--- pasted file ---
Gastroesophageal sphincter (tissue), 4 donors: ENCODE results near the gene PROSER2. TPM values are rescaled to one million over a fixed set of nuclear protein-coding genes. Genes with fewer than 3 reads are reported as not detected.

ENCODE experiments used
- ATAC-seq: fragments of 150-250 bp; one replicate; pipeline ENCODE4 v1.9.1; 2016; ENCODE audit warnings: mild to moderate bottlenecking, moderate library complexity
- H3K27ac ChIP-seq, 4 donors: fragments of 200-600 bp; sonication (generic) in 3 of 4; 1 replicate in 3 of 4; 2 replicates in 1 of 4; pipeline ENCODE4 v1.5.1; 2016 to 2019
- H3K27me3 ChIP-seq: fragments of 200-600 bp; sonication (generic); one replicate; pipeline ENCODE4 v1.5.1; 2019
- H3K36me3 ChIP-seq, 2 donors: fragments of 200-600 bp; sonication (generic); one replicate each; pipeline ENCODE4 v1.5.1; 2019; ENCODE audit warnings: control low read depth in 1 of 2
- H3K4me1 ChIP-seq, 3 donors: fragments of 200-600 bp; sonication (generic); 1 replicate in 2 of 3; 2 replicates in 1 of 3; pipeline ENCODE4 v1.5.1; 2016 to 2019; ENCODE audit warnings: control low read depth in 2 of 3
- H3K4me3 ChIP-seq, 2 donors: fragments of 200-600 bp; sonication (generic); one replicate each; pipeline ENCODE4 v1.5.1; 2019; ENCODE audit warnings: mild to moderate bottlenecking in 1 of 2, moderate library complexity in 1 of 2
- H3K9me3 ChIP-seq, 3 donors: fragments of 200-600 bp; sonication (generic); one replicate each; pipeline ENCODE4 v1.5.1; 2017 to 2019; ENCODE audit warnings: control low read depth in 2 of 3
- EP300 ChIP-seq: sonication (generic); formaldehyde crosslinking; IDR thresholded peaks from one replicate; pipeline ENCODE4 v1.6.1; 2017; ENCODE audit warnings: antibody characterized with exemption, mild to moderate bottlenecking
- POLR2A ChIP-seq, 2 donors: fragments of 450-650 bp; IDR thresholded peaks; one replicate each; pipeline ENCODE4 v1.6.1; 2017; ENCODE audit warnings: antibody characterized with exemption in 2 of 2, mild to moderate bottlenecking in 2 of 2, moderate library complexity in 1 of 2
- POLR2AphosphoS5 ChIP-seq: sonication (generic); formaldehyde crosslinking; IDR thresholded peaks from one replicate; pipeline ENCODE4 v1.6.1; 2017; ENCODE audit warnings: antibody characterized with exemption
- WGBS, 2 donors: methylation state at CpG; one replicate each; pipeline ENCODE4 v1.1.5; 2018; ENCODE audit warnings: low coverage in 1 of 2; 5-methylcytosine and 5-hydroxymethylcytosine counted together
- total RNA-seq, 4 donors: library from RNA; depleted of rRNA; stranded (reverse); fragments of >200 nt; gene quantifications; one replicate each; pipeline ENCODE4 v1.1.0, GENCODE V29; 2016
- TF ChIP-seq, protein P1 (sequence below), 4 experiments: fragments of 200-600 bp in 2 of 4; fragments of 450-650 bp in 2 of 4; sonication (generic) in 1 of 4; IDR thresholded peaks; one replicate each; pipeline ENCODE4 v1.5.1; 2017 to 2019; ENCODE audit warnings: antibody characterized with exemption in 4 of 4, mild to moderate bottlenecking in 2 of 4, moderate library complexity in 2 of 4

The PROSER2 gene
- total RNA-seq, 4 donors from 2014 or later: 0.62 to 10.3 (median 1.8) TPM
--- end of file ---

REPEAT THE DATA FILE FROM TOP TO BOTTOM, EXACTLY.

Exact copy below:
Gastroesophageal sphincter (tissue), 4 donors: ENCODE results near the gene PROSER2. TPM values are rescaled to one million over a fixed set of nuclear protein-coding genes. Genes with fewer than 3 reads are reported as not detected.

ENCODE experiments used
- ATAC-seq: fragments of 150-250 bp; one replicate; pipeline ENCODE4 v1.9.1; 2016; ENCODE audit warnings: mild to moderate bottlenecking, moderate library complexity
- H3K27ac ChIP-seq, 4 donors: fragments of 200-600 bp; sonication (generic) in 3 of 4; 1 replicate in 3 of 4; 2 replicates in 1 of 4; pipeline ENCODE4 v1.5.1; 2016 to 2019
- H3K27me3 ChIP-seq: fragments of 200-600 bp; sonication (generic); one replicate; pipeline ENCODE4 v1.5.1; 2019
- H3K36me3 ChIP-seq, 2 donors: fragments of 200-600 bp; sonication (generic); one replicate each; pipeline ENCODE4 v1.5.1; 2019; ENCODE audit warnings: control low read depth in 1 of 2
- H3K4me1 ChIP-seq, 3 donors: fragments of 200-600 bp; sonication (generic); 1 replicate in 2 of 3; 2 replicates in 1 of 3; pipeline ENCODE4 v1.5.1; 2016 to 2019; ENCODE audit warnings: control low read depth in 2 of 3
- H3K4me3 ChIP-seq, 2 donors: fragments of 200-600 bp; sonication (generic); one replicate each; pipeline ENCODE4 v1.5.1; 2019; ENCODE audit warnings: mild to moderate bottlenecking in 1 of 2, moderate library complexity in 1 of 2
- H3K9me3 ChIP-seq, 3 donors: fragments of 200-600 bp; sonication (generic); one replicate each; pipeline ENCODE4 v1.5.1; 2017 to 2019; ENCODE audit warnings: control low read depth in 2 of 3
- EP300 ChIP-seq: sonication (generic); formaldehyde crosslinking; IDR thresholded peaks from one replicate; pipeline ENCODE4 v1.6.1; 2017; ENCODE audit warnings: antibody characterized with exemption, mild to moderate bottlenecking
- POLR2A ChIP-seq, 2 donors: fragments of 450-650 bp; IDR thresholded peaks; one replicate each; pipeline ENCODE4 v1.6.1; 2017; ENCODE audit warnings: antibody characterized with exemption in 2 of 2, mild to moderate bottlenecking in 2 of 2, moderate library complexity in 1 of 2
- POLR2AphosphoS5 ChIP-seq: sonication (generic); formaldehyde crosslinking; IDR thresholded peaks from one replicate; pipeline ENCODE4 v1.6.1; 2017; ENCODE audit warnings: antibody characterized with exemption
- WGBS, 2 donors: methylation state at CpG; one replicate each; pipeline ENCODE4 v1.1.5; 2018; ENCODE audit warnings: low coverage in 1 of 2; 5-methylcytosine and 5-hydroxymethylcytosine counted together
- total RNA-seq, 4 donors: library from RNA; depleted of rRNA; stranded (reverse); fragments of >200 nt; gene quantifications; one replicate each; pipeline ENCODE4 v1.1.0, GENCODE V29; 2016
- TF ChIP-seq, protein P1 (sequence below), 4 experiments: fragments of 200-600 bp in 2 of 4; fragments of 450-650 bp in 2 of 4; sonication (generic) in 1 of 4; IDR thresholded peaks; one replicate each; pipeline ENCODE4 v1.5.1; 2017 to 2019; ENCODE audit warnings: antibody characterized with exemption in 4 of 4, mild to moderate bottlenecking in 2 of 4, moderate library complexity in 2 of 4

The PROSER2 gene
- total RNA-seq, 4 donors from 2014 or later: 0.62 to 10.3 (median 1.8) TPM